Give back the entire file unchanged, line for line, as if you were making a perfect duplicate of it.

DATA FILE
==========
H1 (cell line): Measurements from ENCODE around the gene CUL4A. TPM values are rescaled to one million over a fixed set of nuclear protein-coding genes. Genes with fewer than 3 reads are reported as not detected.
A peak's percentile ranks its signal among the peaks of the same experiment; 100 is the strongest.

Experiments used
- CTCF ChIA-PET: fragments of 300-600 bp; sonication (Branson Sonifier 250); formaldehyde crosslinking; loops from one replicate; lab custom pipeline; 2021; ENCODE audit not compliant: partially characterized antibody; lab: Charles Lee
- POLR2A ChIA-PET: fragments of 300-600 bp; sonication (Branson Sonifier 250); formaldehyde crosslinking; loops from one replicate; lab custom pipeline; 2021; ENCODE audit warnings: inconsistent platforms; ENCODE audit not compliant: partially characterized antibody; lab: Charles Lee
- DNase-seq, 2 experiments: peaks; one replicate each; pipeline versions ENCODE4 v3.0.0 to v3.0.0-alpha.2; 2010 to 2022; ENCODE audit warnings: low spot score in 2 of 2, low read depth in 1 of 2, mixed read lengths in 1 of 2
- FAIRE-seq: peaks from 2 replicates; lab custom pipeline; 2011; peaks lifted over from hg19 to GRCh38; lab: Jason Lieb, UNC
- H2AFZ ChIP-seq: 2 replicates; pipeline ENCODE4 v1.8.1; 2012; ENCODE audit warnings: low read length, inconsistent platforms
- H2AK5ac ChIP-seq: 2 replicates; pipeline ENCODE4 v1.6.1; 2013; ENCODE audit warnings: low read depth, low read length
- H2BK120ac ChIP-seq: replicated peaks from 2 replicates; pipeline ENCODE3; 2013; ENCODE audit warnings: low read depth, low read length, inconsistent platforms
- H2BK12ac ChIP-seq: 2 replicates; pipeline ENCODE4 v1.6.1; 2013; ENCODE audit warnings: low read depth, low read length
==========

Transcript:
H1 (cell line): Measurements from ENCODE around the gene CUL4A. TPM values are rescaled to one million over a fixed set of nuclear protein-coding genes. Genes with fewer than 3 reads are reported as not detected.
A peak's percentile ranks its signal among the peaks of the same experiment; 100 is the strongest.

Experiments used
- CTCF ChIA-PET: fragments of 300-600 bp; sonication (Branson Sonifier 250); formaldehyde crosslinking; loops from one replicate; lab custom pipeline; 2021; ENCODE audit not compliant: partially characterized antibody; lab: Charles Lee
- POLR2A ChIA-PET: fragments of 300-600 bp; sonication (Branson Sonifier 250); formaldehyde crosslinking; loops from one replicate; lab custom pipeline; 2021; ENCODE audit warnings: inconsistent platforms; ENCODE audit not compliant: partially characterized antibody; lab: Charles Lee
- DNase-seq, 2 experiments: peaks; one replicate each; pipeline versions ENCODE4 v3.0.0 to v3.0.0-alpha.2; 2010 to 2022; ENCODE audit warnings: low spot score in 2 of 2, low read depth in 1 of 2, mixed read lengths in 1 of 2
- FAIRE-seq: peaks from 2 replicates; lab custom pipeline; 2011; peaks lifted over from hg19 to GRCh38; lab: Jason Lieb, UNC
- H2AFZ ChIP-seq: 2 replicates; pipeline ENCODE4 v1.8.1; 2012; ENCODE audit warnings: low read length, inconsistent platforms
- H2AK5ac ChIP-seq: 2 replicates; pipeline ENCODE4 v1.6.1; 2013; ENCODE audit warnings: low read depth, low read length
- H2BK120ac ChIP-seq: replicated peaks from 2 replicates; pipeline ENCODE3; 2013; ENCODE audit warnings: low read depth, low read length, inconsistent platforms
- H2BK12ac ChIP-seq: 2 replicates; pipeline ENCODE4 v1.6.1; 2013; ENCODE audit warnings: low read depth, low read length